Cites asked to delist 2 proteas

2010-03-30 20:04

Johannesburg - South Africa has asked the Convention on International Trade in Endangered Species of Wild Fauna and Flora (Cites) to delist two species of Protea.

It was submitted that the Protea odorata (Swartland Sugarbush) and the Orothamnus zeyheri (Marsh Rose) did not fulfil the Cites listing criteria, the environmental affairs department said in a statement on Tuesday.

"Marsh Rose is not harvested in the wild and is not subject to international trade," it said.

"The Swartland Sugarbush population size is small and confined to a single locality and international trade does not represent a threat."

National protection protocols seemed to be more than sufficient to protect the species.

The department said the delisting had been scrutinised by the National Scientific Authority and subjected to review by the Cites plants committee, which had decided to support it.


Cites held its 15th conference of parties to the convention in Doha, Qatar, from March 13 to March 25. It was attended by 1 500 participants representing more than 170 governments, intergovernmental and non-governmental organisations.

South Africa's participation was "invaluable" given its status as one of the mega-biodiverse countries in the world, the department said.

The Cites conference of parties secretariat noted that, on March 5, South Africa published national Cites regulations, which come into effect on May 1.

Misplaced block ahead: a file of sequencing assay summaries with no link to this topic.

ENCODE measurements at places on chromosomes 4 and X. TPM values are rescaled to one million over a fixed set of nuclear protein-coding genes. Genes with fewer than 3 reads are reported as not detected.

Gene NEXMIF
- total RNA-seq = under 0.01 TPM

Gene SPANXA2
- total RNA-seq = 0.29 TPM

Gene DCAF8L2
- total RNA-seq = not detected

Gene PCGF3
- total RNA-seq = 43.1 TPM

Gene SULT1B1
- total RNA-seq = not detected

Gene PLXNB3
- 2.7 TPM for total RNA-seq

It would evaluate the legislation to determine whether the country now had adequate national legislation, as opposed to only provincial legislation, to implement Cites.

The department said the national Cites regulations designated management and scientific authorities, ensured a permit system was in place to facilitate trade, that penalties were in place for non-compliance, and that permits were issued in line with Cites.

During the conference, South Africa had to explain what it was doing to curb the illegal killing of rhinoceros and to conserve the rhino population.

Other issues discussed included the decline in numbers of North Atlantic bluefin tuna and African elephant in Tanzania.

Cites is an international agreement between governments and aims to ensure that international trade in specimens of wild animals and plants does not threaten their survival.

South Africa ratified the convention on July 15 1975.